# Consistency of the estimator of the variance of the error

Discussion in 'Education' started by Snoopy, Oct 8, 2018.

1. ### SnoopyGuest

In the classical linear regression model, the estimator of the variance of the regression error is $s^2 = \frac{e'e}{n-k} = \frac{u'Mu}{n-k}$ where u is the error vector, e is the residual vector, and M is the projection matrix of X. It can be shown that $\mathrm{plim} \: s^2 = \sigma^2$ because $\mathrm{plim} \: (\frac{u'u}{n}) = \sigma^2$. The last expression is part of the proof pf the consistency of the $s^2$. An econometrics textbook presents this derivation. But just after this, it says the following:

This last step requires a little attention. If $\mathrm{E} = 0$ and $\mathrm{Var} = \sigma^2I_n$ as we always assume, then $\mathrm{E}[\frac{u'u}{n}] = \sigma^2$. This is not sufficient to prove that $\mathrm{plim} \: (\frac{u'u}{n}) = \sigma^2$. We need an additional assumption, for example that the errors are normal. Under normality we have $\frac{u'u}{\sigma^2} \sim \chi^2(n)$, so that $\mathrm{Var[u'u] = 2n\sigma^4}$ and hence $\mathrm{Var}[\frac{u'u}{n}] = \frac{2\sigma^4}{n} \rightarrow 0$.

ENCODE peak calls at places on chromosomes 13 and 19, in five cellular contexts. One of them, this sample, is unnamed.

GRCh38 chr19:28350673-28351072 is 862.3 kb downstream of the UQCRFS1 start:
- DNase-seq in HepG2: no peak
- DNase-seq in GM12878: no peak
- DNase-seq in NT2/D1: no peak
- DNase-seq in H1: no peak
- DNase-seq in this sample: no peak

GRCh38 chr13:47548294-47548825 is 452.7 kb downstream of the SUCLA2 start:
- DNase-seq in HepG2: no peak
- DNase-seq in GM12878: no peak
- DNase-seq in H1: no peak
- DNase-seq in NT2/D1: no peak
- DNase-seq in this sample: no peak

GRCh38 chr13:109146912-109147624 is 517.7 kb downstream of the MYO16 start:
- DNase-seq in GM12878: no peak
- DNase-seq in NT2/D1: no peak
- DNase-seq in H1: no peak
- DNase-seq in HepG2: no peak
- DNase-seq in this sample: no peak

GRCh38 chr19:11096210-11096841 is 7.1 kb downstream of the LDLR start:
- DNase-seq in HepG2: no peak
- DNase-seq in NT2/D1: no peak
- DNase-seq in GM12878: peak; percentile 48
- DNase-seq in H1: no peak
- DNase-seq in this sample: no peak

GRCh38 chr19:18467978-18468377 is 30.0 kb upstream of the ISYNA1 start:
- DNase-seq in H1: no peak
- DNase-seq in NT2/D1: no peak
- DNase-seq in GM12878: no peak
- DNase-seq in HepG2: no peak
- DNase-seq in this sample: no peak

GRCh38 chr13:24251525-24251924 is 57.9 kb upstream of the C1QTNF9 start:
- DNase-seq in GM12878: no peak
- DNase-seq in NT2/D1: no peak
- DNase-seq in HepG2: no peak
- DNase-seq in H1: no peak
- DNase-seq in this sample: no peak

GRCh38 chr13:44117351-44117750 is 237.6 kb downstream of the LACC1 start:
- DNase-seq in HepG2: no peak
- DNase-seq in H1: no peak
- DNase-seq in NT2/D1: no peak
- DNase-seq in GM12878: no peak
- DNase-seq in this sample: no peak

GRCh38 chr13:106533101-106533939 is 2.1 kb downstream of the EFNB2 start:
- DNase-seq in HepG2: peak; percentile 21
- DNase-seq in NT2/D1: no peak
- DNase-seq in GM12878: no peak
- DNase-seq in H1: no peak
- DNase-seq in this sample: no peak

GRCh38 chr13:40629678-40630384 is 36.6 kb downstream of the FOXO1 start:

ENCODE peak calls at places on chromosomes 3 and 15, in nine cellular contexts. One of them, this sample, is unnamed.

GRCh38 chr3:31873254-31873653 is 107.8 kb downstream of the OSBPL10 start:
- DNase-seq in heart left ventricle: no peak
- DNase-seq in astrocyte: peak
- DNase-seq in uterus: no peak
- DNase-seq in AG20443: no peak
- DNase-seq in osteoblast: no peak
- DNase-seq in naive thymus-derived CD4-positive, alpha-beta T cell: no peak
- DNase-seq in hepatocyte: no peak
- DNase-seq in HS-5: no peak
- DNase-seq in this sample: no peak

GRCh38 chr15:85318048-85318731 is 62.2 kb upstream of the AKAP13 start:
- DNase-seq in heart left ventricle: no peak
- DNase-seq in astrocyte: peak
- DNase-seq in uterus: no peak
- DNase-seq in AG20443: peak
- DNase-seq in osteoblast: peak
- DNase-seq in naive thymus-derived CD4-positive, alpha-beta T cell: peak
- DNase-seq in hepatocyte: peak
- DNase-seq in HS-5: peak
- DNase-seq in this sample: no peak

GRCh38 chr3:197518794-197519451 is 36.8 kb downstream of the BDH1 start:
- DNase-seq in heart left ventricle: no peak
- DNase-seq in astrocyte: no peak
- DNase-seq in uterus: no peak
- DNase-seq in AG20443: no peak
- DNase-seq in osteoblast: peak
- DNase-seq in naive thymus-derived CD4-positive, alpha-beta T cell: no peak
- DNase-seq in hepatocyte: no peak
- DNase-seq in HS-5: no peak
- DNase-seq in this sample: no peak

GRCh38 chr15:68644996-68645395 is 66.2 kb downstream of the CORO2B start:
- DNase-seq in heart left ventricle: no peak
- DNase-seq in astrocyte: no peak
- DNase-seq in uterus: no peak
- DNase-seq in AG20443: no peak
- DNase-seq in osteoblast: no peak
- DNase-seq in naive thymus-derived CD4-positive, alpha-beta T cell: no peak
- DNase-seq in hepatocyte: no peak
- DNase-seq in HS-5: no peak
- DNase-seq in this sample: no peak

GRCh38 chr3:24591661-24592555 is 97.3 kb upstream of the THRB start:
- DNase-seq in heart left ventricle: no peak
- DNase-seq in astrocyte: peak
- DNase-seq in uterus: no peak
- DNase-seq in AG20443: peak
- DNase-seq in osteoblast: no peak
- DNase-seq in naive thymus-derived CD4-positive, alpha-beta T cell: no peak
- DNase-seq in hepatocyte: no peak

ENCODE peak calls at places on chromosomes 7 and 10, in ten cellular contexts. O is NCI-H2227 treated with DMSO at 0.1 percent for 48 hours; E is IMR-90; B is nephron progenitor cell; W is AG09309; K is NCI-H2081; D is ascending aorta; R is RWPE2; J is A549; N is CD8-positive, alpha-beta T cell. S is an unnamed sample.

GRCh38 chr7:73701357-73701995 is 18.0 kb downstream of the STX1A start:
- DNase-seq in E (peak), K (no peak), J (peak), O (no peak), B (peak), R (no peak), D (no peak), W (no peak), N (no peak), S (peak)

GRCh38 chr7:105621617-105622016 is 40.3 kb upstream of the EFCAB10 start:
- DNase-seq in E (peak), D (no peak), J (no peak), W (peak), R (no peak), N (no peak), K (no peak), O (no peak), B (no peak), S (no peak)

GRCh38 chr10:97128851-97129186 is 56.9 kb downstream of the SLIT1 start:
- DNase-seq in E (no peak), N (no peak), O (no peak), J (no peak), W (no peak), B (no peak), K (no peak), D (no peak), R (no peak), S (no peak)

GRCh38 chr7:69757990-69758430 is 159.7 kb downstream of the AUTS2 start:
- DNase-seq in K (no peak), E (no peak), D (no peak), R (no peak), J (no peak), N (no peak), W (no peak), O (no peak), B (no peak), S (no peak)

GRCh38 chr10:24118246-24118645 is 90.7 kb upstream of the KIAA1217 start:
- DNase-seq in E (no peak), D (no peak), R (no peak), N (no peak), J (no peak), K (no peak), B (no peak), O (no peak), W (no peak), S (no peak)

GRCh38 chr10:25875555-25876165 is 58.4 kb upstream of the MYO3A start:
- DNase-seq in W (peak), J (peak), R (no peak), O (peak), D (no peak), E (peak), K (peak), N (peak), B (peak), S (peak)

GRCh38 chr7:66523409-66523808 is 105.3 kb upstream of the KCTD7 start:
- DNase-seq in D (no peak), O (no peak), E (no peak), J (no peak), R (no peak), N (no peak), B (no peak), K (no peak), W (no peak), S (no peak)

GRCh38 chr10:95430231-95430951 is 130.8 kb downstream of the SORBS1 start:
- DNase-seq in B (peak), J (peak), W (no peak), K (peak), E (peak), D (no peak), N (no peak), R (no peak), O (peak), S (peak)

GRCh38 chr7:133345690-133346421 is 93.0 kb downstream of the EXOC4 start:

Why is showing $\mathrm{plim} \: (\frac{u'u}{n}) = \mathrm{plim} \: \frac{1}{n}\sum_{i = 1}^{n} u_i^2 = \sigma^2$ not sufficient? When showing the consistency of a statistic, is not the probability limit argument enough? Do I also need to show that the variance collapses to $\mathrm{E}[\frac{u'u}{n}]$? I thought that either the probability limit or the variance argument is enough to prove consistency. But the excerpt seems to suggest otherwise. What is the point of this excerpt?